HSBC has put its economic growth forecast for Vietnam at 5.5 per cent this year and 5.8 per cent next year due to sluggish domestic demand.
“While we paint a rosy picture for manufacturing in the short and medium-term, the economy faces significant challenges, particularly in terms of the domestic-oriented sectors,” HSBC economist Trinh Nguyen wrote in the bank’s latest report on the Vietnamese economy for H1.
Vietnam’s GDP rose 5.25 per cent in the second quarter compared to the same period last year, and up against the 5.09 per cent seen in the first quarter, reported the General Statistics Office. The economy grew by a total 5.18 per cent in the first half.
Given HSBC’s expectation of 5.5 per cent for the year, the second half will have to pick up the pace.
Vietnam’s HSBC Purchasing Managers’ Index shrunk in June from 52.5 to 52.3 due to weaker external demand. Meanwhile the manufacturing sector in the second quarter grew by 9.1 per cent against the same period last year and considerably compared to the 6.5 per cent seen in this year’s first quarter.
The report added that Vietnam’s manufacturing and exports would likely accelerate in the coming time, but domestic demand would continue to be sluggish.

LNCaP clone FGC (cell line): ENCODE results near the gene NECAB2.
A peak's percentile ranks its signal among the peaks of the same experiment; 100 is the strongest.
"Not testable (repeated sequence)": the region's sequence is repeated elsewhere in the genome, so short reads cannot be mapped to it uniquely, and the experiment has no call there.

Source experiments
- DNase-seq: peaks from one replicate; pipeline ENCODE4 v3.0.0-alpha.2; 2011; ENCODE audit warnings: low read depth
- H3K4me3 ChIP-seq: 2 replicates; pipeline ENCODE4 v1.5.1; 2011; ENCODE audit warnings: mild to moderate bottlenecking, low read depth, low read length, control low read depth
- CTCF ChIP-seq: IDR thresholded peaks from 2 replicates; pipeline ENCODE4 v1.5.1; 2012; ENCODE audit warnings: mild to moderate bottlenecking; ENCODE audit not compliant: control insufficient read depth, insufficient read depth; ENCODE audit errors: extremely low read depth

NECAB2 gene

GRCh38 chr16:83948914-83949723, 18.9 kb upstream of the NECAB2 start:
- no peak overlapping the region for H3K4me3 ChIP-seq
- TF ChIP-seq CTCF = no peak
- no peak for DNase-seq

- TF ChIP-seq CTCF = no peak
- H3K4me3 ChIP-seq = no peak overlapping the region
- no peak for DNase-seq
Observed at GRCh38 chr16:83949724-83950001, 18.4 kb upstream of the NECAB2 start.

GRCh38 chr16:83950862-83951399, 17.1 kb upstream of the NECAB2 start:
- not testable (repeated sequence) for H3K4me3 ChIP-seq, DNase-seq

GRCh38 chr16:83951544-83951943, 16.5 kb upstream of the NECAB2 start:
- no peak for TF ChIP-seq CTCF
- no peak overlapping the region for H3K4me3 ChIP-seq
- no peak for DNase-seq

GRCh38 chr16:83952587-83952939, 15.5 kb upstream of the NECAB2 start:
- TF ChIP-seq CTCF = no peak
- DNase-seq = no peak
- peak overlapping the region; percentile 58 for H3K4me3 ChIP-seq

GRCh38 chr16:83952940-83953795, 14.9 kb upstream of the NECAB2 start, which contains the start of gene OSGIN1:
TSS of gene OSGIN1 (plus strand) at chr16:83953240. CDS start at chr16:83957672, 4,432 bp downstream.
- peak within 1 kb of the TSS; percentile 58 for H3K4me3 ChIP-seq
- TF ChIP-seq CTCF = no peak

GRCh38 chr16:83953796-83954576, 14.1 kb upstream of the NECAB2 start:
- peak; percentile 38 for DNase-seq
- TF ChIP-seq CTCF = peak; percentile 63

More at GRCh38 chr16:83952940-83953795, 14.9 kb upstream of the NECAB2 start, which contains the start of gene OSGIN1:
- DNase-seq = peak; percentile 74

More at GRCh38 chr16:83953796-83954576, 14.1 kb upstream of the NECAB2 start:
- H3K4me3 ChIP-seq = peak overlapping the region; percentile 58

Vietnam’s exports have risen 14.9 per cent this year so far and HSBC said that with external demand rebounding, the country’s exports will likely see commensurate growth. In the medium-term, initiatives such as the Trans Pacific Partnership (TPP) should further open up market access and allow Vietnam’s strongest sectors to be competitive in the global market, the report noted.
It said labour-intensive manufacturing and agriculture would likely thrive, allowing both businesses and people to earn more and invest in better technology to move up the value chain.
HSBC expects inflation to rise marginally in the third quarter against June’s 5 per cent on-year due to higher energy and social service costs. However, Q4 CPI is expected to slow and end the year at 5.5 per cent. Meanwhile, the OMO (open market operation) rate set by the central bank is expected to remain steady at 5 per cent through the rest of this year, as subdued domestic demand is no longer an interest rate issue. Vietnam’s credit growth was 2.3 per cent as of June.